Things I Keep in Mind When I work with Learners wth ASC/ADHD

Dear Friends and Colleagues,

I have been asked for a few basic dos and dont’s for teaching children with ASC/ADHD so here goes…


Explicit communication:

Tell them what to do. Not what you don’t want them to do

Visual processing:

The ASC brain is predisposed to visual processing and therefore many of these children will struggle with listening to verbal instruction, much preferring visual.   For example:

  • “I could sometimes hear a few words at the beginning but the rest became a blur”

  • “Of the twenty words you just said, I heard the first three”

  • Use pictures wherever possible to consolidate activities. This is particularly useful for consolidating conversational activities, but can also be effectively used for prompts within classroom tasks.

  • Back up speech/instruction with images.

  • Allow the more needy children to put up the (vertical) visual timetable for the next day, at the end of each day (allowing thinking time, avoiding anxieties).

  • Back up instructions with a visual prompt (either physically, or with a picture, symbol or photograph).

  • Use flash cards for basic needs? Ie drink, toilet, time out etc. – maybe on a key ring or something.

The children will benefit from as many visual interventions as possible and this will avoid confusion triggering challenging behaviour.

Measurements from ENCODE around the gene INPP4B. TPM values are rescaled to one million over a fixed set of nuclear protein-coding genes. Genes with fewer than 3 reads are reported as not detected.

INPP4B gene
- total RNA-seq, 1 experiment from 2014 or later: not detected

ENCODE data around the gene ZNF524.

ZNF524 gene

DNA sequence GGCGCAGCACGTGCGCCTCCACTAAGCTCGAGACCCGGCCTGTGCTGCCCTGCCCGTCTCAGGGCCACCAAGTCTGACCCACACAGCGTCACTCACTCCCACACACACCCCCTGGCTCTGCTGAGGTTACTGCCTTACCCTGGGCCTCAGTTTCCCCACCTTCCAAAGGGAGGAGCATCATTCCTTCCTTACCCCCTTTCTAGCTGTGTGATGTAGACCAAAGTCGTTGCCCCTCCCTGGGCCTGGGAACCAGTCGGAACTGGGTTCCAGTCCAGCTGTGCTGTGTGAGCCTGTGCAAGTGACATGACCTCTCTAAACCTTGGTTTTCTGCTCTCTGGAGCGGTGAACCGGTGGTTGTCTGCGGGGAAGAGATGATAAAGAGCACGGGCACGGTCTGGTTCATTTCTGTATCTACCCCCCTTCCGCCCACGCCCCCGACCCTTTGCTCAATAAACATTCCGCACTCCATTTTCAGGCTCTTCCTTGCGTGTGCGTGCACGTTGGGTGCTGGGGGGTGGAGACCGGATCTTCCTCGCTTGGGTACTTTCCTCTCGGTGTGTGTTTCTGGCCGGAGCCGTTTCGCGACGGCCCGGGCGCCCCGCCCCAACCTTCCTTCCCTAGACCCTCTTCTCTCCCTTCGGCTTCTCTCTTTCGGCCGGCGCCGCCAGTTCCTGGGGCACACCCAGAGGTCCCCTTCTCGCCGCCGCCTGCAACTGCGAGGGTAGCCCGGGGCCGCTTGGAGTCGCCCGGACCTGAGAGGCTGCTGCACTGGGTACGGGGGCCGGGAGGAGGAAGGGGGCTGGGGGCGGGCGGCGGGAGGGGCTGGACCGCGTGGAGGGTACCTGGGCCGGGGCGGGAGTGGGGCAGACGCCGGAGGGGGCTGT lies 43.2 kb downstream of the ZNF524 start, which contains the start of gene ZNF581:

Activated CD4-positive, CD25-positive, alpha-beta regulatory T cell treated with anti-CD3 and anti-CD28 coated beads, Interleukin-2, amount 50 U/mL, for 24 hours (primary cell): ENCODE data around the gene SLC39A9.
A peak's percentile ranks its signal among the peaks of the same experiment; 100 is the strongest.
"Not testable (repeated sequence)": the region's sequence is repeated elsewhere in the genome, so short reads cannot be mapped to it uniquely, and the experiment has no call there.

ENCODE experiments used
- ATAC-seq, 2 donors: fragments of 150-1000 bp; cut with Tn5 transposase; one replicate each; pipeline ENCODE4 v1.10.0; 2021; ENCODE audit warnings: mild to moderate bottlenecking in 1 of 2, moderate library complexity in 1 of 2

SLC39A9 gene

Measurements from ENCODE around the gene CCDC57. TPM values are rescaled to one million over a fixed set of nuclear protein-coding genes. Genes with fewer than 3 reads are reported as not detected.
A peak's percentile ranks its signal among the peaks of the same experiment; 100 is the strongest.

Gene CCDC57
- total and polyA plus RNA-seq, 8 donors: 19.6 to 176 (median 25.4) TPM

There needs to be an individual motivational force – and wherever possible, an irresistible one!  Rewards and sanctions have to meet the needs, interests and aspirations of the individual.  Therefore, there is a need to find out as much as possible about each child in the class.  One very simple way to do this is to create an all about me box.  Each child should take home a shoe box and put in some items that they feel describe themselves and their interests.


Please see the Andrew Whitehouse All about Me Shoe Box.


Find out what makes them tick!  With information like this you can build a positive personalised reward (and sanction) system to effectively identify areas of individuality.  You will be amazed at the things you find out!  Remember, nothing too precious as they may get lost.

  • Don’t tell me, show me. Most these children will respond better to visual interventions, particularly those with ASD, ADHD and Dyslexia.

  • In SEN it is not “Don’t state the obvious”; it is “If it’s obvious state it!” (Explicit communication).

  • Consistency: Consistency of approach is always crucial to success.

  • Remember at this age his/her attention span is short and build activities around this consideration.

  • Where possible, keep activities interactive – using the interactive whiteboard for group activities.

  • Give clear instructions and use visuals wherever possible.

  • When creating visual interventions, make sure that they can be seen from all around the classroom.

  • Be positive; “please walk”, not “don’t run”. Some children only hear key words, whilst others need to know what to do, not what they are doing wrong.

Be flexible

Stay in touch


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